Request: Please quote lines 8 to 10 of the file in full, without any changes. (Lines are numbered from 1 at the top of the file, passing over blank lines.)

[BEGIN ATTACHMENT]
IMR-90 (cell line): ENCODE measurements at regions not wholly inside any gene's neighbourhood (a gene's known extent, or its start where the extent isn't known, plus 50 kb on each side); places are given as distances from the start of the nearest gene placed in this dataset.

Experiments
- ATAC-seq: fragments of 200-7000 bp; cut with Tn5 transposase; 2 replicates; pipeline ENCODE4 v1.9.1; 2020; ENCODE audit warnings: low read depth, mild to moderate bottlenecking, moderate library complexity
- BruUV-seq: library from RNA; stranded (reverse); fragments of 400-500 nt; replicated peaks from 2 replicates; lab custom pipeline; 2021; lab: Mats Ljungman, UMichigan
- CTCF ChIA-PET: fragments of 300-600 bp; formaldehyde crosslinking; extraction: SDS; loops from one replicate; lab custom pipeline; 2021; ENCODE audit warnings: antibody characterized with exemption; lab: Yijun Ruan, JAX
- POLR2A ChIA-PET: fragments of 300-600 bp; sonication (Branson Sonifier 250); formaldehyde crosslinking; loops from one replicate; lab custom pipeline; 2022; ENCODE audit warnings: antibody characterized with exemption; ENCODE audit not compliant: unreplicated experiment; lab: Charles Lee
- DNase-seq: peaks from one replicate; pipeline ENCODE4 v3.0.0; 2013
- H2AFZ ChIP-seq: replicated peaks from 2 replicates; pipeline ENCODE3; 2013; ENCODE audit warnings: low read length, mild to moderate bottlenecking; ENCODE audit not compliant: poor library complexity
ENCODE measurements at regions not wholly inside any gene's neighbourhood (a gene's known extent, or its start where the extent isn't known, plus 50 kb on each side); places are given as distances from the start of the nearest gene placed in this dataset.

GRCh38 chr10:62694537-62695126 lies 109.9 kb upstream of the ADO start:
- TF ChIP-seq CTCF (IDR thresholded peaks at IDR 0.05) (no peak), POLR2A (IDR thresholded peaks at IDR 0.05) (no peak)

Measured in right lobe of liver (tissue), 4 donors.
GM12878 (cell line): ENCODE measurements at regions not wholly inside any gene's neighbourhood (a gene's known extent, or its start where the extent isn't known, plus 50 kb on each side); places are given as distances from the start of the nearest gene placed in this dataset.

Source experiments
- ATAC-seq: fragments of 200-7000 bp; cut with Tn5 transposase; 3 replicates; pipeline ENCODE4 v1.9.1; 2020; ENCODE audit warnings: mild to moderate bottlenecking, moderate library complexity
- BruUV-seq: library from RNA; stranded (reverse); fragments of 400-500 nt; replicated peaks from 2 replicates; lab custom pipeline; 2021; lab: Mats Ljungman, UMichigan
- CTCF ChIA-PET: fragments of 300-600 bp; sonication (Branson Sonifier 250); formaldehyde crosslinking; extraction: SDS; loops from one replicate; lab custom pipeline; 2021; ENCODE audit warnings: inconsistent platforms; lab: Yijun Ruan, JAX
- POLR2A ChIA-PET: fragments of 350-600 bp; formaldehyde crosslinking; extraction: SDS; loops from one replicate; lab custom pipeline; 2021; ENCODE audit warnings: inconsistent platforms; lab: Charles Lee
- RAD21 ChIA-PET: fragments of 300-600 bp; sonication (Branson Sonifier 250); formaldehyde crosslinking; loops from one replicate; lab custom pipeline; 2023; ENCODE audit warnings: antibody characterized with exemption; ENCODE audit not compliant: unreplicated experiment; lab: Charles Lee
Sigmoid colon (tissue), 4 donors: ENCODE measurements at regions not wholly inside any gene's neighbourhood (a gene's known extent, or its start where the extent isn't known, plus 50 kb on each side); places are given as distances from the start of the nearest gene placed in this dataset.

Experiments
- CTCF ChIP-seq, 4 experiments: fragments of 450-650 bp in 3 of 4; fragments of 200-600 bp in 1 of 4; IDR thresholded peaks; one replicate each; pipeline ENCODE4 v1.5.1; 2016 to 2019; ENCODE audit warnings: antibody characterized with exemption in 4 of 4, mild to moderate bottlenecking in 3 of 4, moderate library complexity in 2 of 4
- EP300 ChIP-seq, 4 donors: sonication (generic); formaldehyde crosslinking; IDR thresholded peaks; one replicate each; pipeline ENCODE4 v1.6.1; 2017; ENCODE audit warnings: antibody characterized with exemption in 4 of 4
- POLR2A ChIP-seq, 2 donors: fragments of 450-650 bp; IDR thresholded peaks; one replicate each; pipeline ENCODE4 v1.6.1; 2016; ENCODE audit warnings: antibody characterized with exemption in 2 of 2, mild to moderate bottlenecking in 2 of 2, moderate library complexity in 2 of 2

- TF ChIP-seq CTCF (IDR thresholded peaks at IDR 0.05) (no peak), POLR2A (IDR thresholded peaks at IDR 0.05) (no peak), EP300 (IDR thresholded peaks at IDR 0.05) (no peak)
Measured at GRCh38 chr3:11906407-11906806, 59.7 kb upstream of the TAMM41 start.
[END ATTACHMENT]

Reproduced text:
- H2AFZ ChIP-seq: replicated peaks from 2 replicates; pipeline ENCODE3; 2013; ENCODE audit warnings: low read length, mild to moderate bottlenecking; ENCODE audit not compliant: poor library complexity
ENCODE measurements at regions not wholly inside any gene's neighbourhood (a gene's known extent, or its start where the extent isn't known, plus 50 kb on each side); places are given as distances from the start of the nearest gene placed in this dataset.

GRCh38 chr10:62694537-62695126 lies 109.9 kb upstream of the ADO start: